For those who are still earning a decent income, any short held sales that have capital gains are taxed out at ordinary income levels.  Stocks (I am keeping it simple) held less than a year fall under this short term holding rule.  Lets use for an example someone taxed at the top income bracket, 39.6% for the feds.  If they had a $50,000 short term gain, they would instantly lose $19,800 of that gain to the taxman.  Ouch.

This same person, if the holding is held for more than a year loses $10,000 on the $50,000 gain.  You can see from this math that 20% is the capital gains tax on long term capital gains for top income earners.  Still ouch, but not as bad.

I have sectors in my portfolio where I hire a manager who runs part of my money.  I typically do this in sectors where I want to invest to be diverse, but don’t know anything about.  International is one sector.  These guys are paid to beat benchmarks, not worry about tax gains.  And most of the time, the gains are short term.

To offset any of these gains, I need to look at the portion of the portfolio that I control to see if I can take some tax losses.

As I mentioned earlier, there are few different ways to do this.  You can simply look at a holding if it is down, sigh, sell, and take the loss.  These losses then offset the gains you had elsewhere (I am simplifying but this post can’t be fifteen thousand words).  I don’t typically do this as there are reasons I have holdings and most are long term.

Another thing you can do is sell the holding, and then buy it back.  BUT BE CAREFUL.  There is a 30 day “wash rule”.  So if you are taking a bath on WMT for instance, you can’t sell it and buy it right back that same day and receive the tax loss.  You have to wait 30 days.  This entails a bit of gambling, as you don’t want the holding to skyrocket in the meantime.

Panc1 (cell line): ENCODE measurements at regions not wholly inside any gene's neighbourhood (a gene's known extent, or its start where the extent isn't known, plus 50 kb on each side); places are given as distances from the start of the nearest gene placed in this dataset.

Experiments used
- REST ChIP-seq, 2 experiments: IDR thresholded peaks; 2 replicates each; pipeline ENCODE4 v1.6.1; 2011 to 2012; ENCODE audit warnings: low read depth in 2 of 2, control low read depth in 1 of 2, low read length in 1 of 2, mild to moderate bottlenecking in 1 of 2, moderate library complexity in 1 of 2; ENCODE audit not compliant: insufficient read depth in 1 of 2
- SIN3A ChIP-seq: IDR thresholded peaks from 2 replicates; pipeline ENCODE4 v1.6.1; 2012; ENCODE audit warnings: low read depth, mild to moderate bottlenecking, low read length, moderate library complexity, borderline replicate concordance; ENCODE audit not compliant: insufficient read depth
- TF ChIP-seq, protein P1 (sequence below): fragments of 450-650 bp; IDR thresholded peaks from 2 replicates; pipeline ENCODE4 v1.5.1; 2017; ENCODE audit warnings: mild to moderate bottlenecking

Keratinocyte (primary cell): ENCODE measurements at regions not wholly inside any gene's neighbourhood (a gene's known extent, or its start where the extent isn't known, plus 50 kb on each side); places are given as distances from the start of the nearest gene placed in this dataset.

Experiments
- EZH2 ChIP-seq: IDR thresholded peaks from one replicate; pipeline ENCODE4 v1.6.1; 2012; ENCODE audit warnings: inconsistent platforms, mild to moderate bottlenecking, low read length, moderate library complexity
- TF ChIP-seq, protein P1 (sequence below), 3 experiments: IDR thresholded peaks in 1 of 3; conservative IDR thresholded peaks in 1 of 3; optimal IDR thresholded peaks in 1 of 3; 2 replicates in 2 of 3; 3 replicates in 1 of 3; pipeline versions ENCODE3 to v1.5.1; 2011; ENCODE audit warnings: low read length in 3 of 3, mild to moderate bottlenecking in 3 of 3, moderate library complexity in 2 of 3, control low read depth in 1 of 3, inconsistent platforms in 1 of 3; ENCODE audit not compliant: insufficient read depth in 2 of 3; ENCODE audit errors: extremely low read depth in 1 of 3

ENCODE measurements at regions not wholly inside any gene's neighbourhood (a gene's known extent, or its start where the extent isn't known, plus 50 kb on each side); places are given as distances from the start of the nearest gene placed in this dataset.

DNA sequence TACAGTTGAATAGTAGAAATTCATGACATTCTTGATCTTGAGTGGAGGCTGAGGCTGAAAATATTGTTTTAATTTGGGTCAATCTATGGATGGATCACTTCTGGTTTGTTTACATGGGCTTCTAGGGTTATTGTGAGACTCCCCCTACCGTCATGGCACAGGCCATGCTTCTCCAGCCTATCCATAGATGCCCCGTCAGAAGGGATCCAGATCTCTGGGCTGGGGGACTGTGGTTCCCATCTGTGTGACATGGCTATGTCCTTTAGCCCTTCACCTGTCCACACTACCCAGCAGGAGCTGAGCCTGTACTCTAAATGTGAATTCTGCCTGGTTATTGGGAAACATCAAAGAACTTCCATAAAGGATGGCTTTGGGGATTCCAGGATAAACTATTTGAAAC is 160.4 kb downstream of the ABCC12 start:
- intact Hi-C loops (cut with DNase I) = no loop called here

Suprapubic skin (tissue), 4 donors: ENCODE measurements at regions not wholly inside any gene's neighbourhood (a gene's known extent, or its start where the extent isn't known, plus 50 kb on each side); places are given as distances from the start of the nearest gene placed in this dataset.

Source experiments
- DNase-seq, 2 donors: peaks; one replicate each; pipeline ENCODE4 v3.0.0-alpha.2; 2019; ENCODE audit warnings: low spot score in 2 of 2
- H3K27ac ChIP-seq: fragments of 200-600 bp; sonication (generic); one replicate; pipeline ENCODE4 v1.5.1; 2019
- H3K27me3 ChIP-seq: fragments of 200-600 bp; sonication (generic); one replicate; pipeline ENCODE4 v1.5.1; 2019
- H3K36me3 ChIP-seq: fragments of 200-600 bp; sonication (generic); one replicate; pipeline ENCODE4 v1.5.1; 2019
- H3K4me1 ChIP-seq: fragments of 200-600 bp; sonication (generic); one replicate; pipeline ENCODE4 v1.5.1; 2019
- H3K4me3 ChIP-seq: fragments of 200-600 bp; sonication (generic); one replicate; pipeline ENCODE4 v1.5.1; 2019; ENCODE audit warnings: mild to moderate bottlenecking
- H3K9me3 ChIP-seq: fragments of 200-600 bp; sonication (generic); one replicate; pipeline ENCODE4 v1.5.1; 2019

I prefer to sell a holding and purchase a different holding in the same sector.  While the Walmart example above isn’t a great one for this, here is one that I just did.

I took a bath on BCX this year, a commodity/energy closed end fund.  When it came to mid November, I carefully checked the ex-dividend date (I always want to make sure I get a payment if I can), sold BCX and then simply purchased a different energy based closed end fund.  That way I am still fully invested in the sector, and have received the tax loss to apply where needed.  In this case, I chose NTG.  While it isn’t the same as BCX, I am big on gas and the timing was right.  It is still an energy sector play and that was good enough for me to not knock out my allocation model.

This same exact strategy can be done with stocks.  As in the WMT example above, if you are high on retail, you can buy TGT, or any of the others in the space.  And if you get a month out (outside of the wash rule) and things aren’t looking the way you want, you can sell back the TGT and re-buy WMT, and get the tax loss and be on your way.  But again, you are gambling just a bit with price, although a month is a drop in the bucket if you are an investor and not a trader.

Portfolio Six After 2015 Purchases and Sales


Attached is an update for Portfolio 6 after fall purchases and sales.  New stocks include Union Pacific (UNP), Tata Motors (TTM) and ConocoPhillips (COP).  Returns do not include the impact of dividends so they are understated.

Portfolio Five After 2015 Purchases and Sales

Screen Shot 2015-11-21 at 9.43.53 AM

Attached is an updated view of Portfolio Five after 2015 purchases and sales.  New stocks include ConocoPhillips (COP), Tata Motors (TTM), and Union Pacific Corporation (UNP).  Returns only include stock price rises and decreases not dividends (so dividend paying stocks are understated).

Portfolio Four After 2015 Purchases and Sales

Portfolio Four With 2015 Purchases and Sales

Attached is a screen shot from Google Finance of Portfolio Four after 2015 purchases and sales.  New stocks include Box (BOX), Novartis (NVS), and Tata Motors (TTM).  Returns are only based on stock prices and do not include dividends (the dividend payers have higher returns).

Portfolio Three After 2015 Purchases and Sales


Attached is a screen shot from Google Finance of Portfolio Three after stock sales and purchases for 2015.  New stocks are Alibaba (BABA), ConocoPhillips (COP), and Facebook (FB).  The returns by stock represent stock price appreciation not dividends so dividend stocks have a higher return than listed.